You can’t talk about a Super Bowl party without talking about BEER! For today’s post, we went right to the experts. We asked our friends at Outer Light Brewing Company in Groton, our host venue for our February 16th Pop Up Dinner (some seats still available!), for some input and Tyler Cox, their Brewmaster, sent in the following phenomenal piece. Cheers!
Howdy folks. Tyler Cox here, Brewmaster for Outer Light Brewing Company in Groton, CT.
Unless you’ve been living with your head in a keg, you’ve probably heard that the Super Bowl takes place Sunday night. The Super Bowl is the most watched television show in the history of US television. Last year, more than 114 million people tuned in. That’s over a third of the US population!
Sports fan or not, the Super Bowl makes for a great excuse to throw a party. When you’re serving up delectable dishes for your friends, make sure you’ve got the right beers to pair with them. A proper pairing enhances the taste of both the food and the beers and may highlight subtle flavors that you’d never noticed. Plus, it’s fun to geek out a little, and having fun is the whole point of parties, right?
Here are a few ideas for your festive day, from the mind of a guy who knows a little something about beer.
Buffalo Chicken Wings
A Super Bowl staple, hot wings emphasize the sauce and need a beer that can hold up to the heat. Stick with something hoppy, preferably an IPA or pale ale that’s soft and juicy as opposed to wildly bitter. The citrus and tropical hop flavors will both complement and contrast the hot sauce. Just remember that it’s a long game, so avoid the double IPAs.
Or go in the opposite direction with a light, tart German-style beer, such as a Gose or Berliner Weisse, These refreshing styles offer respite from the spice, and their lightly salty flavor complements the salty meat beneath the heat. Plus, they have the low alcohol content needed for marathon drinking.
This simple, unadorned pizza showcases the true skill of a pizza maker. Without bold ingredients to hide imperfections, you can tell if your favorite spot is the real deal…or not. Pair it with a classic beer which has the same qualities, such as a Pilsner, Kolsch, or golden ale.
A little spice can be nice. Try this topping with a balanced amber ale that displays some caramel sweetness, or quaff a mild pale ale to cut some of the spice.
Bold, spicy, heavy. There’s a lot of big flavor here, so you need a beer that can keep up. I suggest a Biere de garde or another earthy, spicy, full-bodied Belgian brew. Even better if the pizza has mushrooms.
Ham and Pineapple
This one is my go-to, so I have a strong opinion about it. I like a good rauchbier (smoked beer), or anything lightly smoked. The smokey malt blends well with the sweet ham, and the caramel sweetness works with most red pizzas.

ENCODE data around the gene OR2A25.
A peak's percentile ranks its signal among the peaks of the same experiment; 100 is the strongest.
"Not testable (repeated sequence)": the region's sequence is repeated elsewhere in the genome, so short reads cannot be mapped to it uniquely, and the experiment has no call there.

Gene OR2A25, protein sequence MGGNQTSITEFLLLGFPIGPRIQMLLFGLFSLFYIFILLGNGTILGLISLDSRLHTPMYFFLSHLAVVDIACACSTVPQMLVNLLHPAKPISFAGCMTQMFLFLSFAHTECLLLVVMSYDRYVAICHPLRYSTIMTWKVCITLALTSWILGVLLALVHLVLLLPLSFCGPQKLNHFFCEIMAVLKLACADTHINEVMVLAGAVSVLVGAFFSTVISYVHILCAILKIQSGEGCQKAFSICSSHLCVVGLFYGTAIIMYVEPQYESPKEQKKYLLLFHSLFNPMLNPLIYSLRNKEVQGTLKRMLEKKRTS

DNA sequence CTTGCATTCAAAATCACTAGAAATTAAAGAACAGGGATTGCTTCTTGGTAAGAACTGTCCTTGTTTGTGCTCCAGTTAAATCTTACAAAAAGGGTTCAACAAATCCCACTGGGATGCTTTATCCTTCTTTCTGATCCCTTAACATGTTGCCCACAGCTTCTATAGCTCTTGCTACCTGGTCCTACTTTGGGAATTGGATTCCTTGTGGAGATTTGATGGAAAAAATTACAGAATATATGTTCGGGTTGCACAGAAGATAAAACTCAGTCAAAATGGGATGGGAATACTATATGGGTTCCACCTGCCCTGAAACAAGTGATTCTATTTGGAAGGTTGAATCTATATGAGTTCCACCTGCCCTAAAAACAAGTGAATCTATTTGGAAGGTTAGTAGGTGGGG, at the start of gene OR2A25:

Pizzas need more subtlety without the red sauce. Try them with a witbier, or Belgian white ale. Their light malt backbone and fruity yeast balance out the pizza’s delicate olive oil and herbal blend.
Nachos dripping with cheese, tomatoes, possibly red meats, other garnishes, and more cheese…woof. That’s a heavy undertaking. In general, lighter beers pair well with fatty foods. Stick with something simple. A Pilsner or cream ale works here.
Local suggestions: Two Roads Ol’ Factory Pils, Thomas Hooker Munich Lager
Guacamole, with its rich flavor and creamy texture, needs more than just a light beer. A Vienna lager is smooth, expressive, malty, and lightly sweet. It’s a perfect complement to guac.
Local suggestion: Stony Creek Dock Time
A simple hamburger, with or without cheese, opens up a multitude of options. You want a bit of body and flavor for this dish. An altbier, a crisp German brown with a touch of fruit from the yeast, might be your best bet. Amber ales and pale ales also provide depth of flavor without overpowering the meat.
Ribs and Other Smoked Meat
The absolute best pairing for those sweet, rich, smokey ribs (or any other red meat that’s well prepared) is one of the more elusive styles in the industry: black IPA, aka American black ale, aka India black ale. The more hop forward, the better. Avoid piney variants and look for something more tropical.
Because so many varieties of cheese exist, it’s difficult to pick just one beer for “cheese.” Lighter beers work well with mozzarella, farmhouse ales pair with brie, gouda needs a malty sweet brown ale, and aged cheddar loves an IPA.
If you’re hankering for a veggie option and have some asparagus, carrots, peppers, or mushrooms to toss on the grill, I highly suggest an Irish stout or Schwarzbier (black lager). You want something with good roast character and minimal hops to balance the sweetness.
Time to wind down?
Try one of these heavy-hitting specialty dessert beers:
Steady Habit Humorous Attempts at Being Good Stout, Outer Light Barrel Aged Liberation Propagation Imperial Stout, Thimble Island Mutually Assured Destruction Russian Imperial Stout, Veracious OAC Maple Bourbon Imperial Stout, Thomas Hooker Chocolate Truffle Stout, Two Roads Igor’s Dream Russian Imperial Stout
The suggested pairings I made here are just that – suggestions. Many styles pair easily with a certain food items, especially Super Bowl fare. So get out there and support your local breweries. There’s no shortage of good beer around here. If you plan on getting together with a group of friends to watch the game, have everyone bring something different and try it all. Expand your palate. See which beers and foods pair best according to your taste buds. Have fun with it!
But, most importantly, remember to drink responsibly. I want to see your shining faces in the Outer Light Taproom soon.
Outer Light Brewing Co.